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Blackmagic’s UltraScope; first 3 Gb/s SDI + optical fiber SDI scopes for editors and colorists

Blackmagic’s UltraScope; first 3 Gb/s SDI + optical fiber SDI scopes for editors and colorists

By Allan Tépper | April 20, 2009

At NAB 2009, Blackmagic Design announced their UltraScope. In the manufacturer's words: "The world's first 3 Gb/s SDI and optical fiber SDI scopes designed for editors and colorists, with the technical accuracy broadcast engineers will love for only US$695!" Blackmagic continues, saying: "Simply plug into any compatible Windows computer with a 24-inch monitor, and Blackmagic UltraScope will display 6 live scope views simultaneously! UltraScope is engineering accurate and includes 3 Gb/s SDI plus 3 Gb/s optical fiber SDI. UltraScope auto detects SD, HD and 3 Gb/s SDI inputs." For everyone's sake, I hope Blackmagic Design creates a Mac version by the time the product ships in June... although at that price, if even Blackmagic doesn't make a Mac version, some producers who generally prefer MacOS may well decide to dedicate a Windows computer just for this task. Read More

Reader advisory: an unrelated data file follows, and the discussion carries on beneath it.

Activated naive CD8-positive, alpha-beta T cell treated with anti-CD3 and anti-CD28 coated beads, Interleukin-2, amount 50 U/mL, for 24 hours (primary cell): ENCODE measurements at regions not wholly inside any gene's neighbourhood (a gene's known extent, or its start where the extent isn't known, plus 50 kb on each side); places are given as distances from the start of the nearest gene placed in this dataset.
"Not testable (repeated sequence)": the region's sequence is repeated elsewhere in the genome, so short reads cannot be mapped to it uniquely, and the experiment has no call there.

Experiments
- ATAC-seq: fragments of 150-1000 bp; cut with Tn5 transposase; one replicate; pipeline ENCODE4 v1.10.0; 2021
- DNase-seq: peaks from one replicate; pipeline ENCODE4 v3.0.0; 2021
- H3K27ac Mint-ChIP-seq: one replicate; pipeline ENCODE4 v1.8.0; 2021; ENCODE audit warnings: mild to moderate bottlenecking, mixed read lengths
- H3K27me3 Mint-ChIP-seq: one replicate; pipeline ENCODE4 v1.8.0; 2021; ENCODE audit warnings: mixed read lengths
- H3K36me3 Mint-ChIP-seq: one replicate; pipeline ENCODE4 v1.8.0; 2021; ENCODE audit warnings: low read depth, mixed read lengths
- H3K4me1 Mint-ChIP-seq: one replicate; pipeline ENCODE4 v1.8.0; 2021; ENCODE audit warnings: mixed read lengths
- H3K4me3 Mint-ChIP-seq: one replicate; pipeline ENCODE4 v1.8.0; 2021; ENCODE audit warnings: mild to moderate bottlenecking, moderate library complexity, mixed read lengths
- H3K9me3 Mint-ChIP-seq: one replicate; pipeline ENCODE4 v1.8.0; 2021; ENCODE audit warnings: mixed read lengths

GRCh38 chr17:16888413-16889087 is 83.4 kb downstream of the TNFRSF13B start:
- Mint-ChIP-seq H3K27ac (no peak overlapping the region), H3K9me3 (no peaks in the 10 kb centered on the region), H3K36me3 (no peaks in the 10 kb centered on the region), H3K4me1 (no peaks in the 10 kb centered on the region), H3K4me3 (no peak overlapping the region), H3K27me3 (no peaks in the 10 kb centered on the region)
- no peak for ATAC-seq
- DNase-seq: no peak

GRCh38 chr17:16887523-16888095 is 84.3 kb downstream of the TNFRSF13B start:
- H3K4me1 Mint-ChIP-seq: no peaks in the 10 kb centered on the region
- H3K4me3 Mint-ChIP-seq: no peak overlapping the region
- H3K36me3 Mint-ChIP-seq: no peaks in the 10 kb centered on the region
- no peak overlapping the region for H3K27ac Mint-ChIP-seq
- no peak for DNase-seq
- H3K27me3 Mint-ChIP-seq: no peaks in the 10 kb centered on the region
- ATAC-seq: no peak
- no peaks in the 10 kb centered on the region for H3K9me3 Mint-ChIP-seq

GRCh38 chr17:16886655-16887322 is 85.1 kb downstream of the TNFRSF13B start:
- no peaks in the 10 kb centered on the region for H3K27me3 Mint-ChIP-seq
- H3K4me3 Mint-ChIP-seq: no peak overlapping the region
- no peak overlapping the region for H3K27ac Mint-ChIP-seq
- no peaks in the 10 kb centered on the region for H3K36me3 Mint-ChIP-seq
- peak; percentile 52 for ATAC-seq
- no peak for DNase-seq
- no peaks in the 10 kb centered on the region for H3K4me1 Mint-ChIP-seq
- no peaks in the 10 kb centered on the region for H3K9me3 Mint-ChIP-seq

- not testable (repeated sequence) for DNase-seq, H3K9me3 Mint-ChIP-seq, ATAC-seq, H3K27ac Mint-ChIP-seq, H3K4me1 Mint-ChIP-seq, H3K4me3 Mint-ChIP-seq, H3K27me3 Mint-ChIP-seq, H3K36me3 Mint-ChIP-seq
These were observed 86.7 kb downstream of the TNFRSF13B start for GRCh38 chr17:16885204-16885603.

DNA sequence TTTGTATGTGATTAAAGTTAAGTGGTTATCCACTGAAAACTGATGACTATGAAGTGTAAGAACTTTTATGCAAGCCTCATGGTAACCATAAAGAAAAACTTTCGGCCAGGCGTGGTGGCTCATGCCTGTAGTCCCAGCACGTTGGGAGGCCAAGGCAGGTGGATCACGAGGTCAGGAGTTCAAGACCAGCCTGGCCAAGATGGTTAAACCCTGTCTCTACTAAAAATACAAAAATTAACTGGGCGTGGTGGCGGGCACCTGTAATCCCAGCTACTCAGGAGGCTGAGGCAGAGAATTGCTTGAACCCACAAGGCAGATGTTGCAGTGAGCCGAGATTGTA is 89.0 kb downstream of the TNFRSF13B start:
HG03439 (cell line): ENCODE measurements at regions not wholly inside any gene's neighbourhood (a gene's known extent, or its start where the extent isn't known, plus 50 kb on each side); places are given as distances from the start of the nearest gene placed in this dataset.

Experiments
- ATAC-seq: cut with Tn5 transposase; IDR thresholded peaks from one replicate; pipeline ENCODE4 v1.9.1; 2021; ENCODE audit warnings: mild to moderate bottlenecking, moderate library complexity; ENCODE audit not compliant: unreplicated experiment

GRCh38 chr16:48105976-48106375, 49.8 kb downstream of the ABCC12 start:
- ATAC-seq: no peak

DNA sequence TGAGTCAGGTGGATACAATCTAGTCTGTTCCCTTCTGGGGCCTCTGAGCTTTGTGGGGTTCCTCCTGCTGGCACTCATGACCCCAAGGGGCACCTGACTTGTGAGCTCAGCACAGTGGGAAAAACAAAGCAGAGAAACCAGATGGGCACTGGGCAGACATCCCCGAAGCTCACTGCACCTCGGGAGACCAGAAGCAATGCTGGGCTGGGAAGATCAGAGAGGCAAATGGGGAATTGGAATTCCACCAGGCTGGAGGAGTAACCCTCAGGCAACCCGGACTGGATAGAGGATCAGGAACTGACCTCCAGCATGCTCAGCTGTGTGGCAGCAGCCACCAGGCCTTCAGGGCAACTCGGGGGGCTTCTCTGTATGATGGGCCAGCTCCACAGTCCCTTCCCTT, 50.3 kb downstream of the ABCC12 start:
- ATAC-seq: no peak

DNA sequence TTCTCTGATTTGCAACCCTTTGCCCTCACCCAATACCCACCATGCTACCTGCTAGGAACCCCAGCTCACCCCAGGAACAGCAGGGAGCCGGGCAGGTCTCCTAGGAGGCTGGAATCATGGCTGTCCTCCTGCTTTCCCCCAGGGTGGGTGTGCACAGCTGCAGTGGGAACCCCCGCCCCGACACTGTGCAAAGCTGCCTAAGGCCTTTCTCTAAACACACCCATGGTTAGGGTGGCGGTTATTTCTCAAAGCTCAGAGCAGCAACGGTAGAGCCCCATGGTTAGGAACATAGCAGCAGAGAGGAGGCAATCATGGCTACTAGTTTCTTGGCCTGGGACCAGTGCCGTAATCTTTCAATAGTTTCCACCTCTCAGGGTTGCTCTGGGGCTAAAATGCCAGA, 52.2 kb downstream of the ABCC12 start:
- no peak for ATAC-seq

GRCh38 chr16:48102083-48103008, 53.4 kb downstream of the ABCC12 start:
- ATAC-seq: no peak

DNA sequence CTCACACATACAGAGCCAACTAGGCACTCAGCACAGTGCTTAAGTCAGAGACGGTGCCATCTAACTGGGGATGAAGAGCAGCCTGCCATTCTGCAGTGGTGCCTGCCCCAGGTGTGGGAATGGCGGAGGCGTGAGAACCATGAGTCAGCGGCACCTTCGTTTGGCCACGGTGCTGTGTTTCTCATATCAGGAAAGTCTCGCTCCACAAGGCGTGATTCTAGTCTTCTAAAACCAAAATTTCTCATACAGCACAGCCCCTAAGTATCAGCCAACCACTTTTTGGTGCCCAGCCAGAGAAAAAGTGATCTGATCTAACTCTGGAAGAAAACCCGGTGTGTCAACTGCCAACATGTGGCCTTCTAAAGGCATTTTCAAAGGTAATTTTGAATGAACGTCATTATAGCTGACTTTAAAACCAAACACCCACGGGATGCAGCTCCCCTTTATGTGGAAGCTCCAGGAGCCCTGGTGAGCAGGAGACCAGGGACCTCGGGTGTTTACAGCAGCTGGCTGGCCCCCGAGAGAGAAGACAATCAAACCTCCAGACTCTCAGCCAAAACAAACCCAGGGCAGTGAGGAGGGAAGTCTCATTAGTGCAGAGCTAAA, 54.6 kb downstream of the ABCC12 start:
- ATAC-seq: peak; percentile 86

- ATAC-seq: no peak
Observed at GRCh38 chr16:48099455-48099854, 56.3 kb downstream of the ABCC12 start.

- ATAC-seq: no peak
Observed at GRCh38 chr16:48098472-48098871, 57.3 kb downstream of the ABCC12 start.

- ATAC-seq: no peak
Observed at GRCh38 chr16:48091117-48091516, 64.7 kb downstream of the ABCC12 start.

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AJA’s KiPro records ProRes422 directly, without a computer

AJA’s KiPro records ProRes422 directly, without a computer

By Allan Tépper | April 20, 2009